You may as well know where some of your tax dollars are being spent.
A first-of-its-kind small modular nuclear reactor that a Utah electric power cooperative plans to build won a $1.355 billion subsidy from the Energy Department in an effort to make the plant’s cost of energy competitive with other power sources in the western U.S.
The subsidy would be paid out over 10 years and would need annual congressional appropriation. When applied, it would help the ensure that what is known as the “levelized cost of energy” target price of $55 per megawatthour can be achieved at a level of risk that the cooperative can handle. That price target is expected to make the nuclear reactor competitive with other nonintermittent and dispatchable energy sources like combined cycle natural gas plants.
A total of 12 small modular reactors, each with a generating capacity of 60 megawatts, would be built at the Idaho National Laboratory, near Idaho Falls, Idaho. The reactors would be able to ramp up and down as needed to follow load and support renewable energy sources like solar and wind that are intermittent. Energy from the project would replace electric generation from coal plants that are nearing the end of their life cycles. The plant would help many members of the Utah Association Municipal Power Systems (UAMPS)
completely decarbonize their energy portfolios.
UAMPS set up a special purpose entity known as Carbon Free Power Project (CFPP) to develop and build the 720 MW nuclear plant. The plant will include power modules provided by NuScale Power based in Portland, Oregon. Electricity from the plant will be distributed to customers of 33 UAMPS member utilities in five states. Other western utilities may join the project in the future.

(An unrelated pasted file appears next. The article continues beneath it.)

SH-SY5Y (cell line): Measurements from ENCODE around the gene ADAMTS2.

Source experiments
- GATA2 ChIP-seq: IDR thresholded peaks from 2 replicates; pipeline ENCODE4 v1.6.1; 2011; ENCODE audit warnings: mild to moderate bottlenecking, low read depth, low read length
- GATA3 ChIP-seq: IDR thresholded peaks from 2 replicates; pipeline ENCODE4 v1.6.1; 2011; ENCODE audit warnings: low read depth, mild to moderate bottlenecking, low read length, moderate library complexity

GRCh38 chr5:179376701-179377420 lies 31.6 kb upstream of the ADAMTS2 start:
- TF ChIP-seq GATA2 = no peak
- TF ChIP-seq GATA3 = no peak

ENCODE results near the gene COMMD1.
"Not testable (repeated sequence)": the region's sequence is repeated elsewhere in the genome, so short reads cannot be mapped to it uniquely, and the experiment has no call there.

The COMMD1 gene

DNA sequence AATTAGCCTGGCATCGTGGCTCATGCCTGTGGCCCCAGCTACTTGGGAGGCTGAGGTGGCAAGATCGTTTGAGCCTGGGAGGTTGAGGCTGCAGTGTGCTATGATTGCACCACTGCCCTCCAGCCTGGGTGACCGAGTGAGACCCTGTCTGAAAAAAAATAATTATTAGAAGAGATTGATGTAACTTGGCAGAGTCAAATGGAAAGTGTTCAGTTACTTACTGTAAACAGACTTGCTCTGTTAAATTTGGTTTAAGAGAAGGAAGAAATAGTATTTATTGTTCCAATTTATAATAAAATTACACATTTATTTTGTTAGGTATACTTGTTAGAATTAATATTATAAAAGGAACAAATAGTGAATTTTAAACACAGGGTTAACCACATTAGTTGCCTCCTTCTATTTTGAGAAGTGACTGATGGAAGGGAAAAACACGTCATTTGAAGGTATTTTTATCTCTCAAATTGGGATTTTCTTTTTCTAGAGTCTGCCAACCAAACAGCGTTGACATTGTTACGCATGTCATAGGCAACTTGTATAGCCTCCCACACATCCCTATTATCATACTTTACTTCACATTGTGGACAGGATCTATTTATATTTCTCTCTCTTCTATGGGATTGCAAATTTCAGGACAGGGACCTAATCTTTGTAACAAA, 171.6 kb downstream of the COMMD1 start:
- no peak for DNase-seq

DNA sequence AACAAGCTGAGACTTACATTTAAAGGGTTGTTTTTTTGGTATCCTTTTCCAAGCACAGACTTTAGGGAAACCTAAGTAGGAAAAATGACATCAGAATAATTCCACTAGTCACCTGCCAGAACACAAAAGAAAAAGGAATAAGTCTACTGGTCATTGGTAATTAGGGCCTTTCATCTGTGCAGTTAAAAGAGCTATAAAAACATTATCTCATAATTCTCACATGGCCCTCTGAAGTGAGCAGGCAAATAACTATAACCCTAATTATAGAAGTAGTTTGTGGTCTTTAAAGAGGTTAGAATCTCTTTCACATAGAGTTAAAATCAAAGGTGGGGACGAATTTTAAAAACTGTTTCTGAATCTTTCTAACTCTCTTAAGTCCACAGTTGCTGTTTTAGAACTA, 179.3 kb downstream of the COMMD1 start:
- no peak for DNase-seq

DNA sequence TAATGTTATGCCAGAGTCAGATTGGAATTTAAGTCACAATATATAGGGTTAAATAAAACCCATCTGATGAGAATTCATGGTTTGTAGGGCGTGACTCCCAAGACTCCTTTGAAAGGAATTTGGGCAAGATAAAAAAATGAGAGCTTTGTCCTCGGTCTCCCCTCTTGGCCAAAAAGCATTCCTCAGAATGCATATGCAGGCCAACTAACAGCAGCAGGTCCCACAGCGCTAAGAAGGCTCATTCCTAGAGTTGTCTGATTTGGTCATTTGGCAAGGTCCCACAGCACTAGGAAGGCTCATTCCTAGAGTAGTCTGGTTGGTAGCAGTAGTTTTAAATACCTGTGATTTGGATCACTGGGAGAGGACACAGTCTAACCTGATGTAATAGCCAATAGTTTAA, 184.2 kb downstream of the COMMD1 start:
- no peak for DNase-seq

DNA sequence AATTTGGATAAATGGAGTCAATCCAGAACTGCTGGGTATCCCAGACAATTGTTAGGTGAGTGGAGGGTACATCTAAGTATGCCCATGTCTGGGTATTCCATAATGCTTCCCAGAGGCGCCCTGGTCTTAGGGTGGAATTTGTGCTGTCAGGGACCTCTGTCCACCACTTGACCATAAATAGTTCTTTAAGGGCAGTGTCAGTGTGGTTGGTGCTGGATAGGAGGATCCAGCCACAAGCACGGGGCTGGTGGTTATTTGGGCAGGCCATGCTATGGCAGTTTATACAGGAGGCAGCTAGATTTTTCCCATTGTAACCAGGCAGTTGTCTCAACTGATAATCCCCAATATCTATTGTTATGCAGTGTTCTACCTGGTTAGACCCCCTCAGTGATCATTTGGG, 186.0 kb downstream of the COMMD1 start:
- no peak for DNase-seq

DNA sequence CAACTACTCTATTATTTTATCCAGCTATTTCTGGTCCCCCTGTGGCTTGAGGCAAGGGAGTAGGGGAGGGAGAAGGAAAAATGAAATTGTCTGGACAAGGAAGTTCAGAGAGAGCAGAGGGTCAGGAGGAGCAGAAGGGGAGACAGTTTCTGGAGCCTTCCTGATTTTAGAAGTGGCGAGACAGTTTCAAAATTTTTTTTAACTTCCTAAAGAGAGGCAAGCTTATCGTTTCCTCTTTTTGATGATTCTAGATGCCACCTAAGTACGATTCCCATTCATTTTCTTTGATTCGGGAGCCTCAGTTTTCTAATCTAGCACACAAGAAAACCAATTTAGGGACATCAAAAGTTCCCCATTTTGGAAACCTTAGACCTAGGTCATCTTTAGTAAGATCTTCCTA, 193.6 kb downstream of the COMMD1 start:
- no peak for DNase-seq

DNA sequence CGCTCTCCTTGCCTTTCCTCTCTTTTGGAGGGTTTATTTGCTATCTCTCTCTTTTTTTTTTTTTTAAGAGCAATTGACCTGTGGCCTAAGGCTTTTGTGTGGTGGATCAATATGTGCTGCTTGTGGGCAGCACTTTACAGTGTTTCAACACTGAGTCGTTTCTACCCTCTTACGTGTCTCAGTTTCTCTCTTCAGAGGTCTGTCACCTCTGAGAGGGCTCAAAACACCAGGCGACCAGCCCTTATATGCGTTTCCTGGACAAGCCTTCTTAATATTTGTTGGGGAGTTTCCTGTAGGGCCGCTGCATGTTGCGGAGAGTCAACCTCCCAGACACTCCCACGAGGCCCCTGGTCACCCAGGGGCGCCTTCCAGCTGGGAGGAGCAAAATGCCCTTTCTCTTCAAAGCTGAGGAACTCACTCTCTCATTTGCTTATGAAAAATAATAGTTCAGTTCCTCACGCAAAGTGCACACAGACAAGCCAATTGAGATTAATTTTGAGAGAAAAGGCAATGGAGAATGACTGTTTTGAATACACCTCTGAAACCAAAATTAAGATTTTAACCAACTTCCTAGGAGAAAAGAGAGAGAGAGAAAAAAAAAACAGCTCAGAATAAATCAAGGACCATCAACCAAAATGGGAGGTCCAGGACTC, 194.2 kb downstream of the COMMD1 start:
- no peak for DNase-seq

Douglas Hunter, UAMPS CEO and general manager praised the subsidy in a press release, saying “It is entirely appropriate for DOE to help de-risk this first-of-a-kind, next-generation nuclear project.” He said the project would be “much bigger than UAMPS itself” and that the subsidy would lower the cost to introduce “transformative advanced nuclear technology” not only in the U.S. but globally.
As with many new technologies, the first SMR is likely to be the most expensive. The subsidy in effect would close the gap between the cost of the first plant and the second. Costs are expected to be rigidly controlled through factory production-line techniques.
Taxpayers regularly subsidize other forms of energy production. Federal tax credits for years have helped the wind and solar industries grow. In some instances, the credits enabled wind farms to bid at zero and (on occasion) even negative prices in some markets. Without those subsidies over the past couple of decades, we may not be talking about a near-term future that includes green hydrogen production for electric power generation.
It’s also worth waving the flag a bit and noting that the NuScale technology was developed and would be built in the U.S. We long ago gave up our large-scale commercial nuclear technology know-how and now look to Japan, China and Russia for technology. For those who like to scoff, even Canada has its own commercial nuclear reactor design.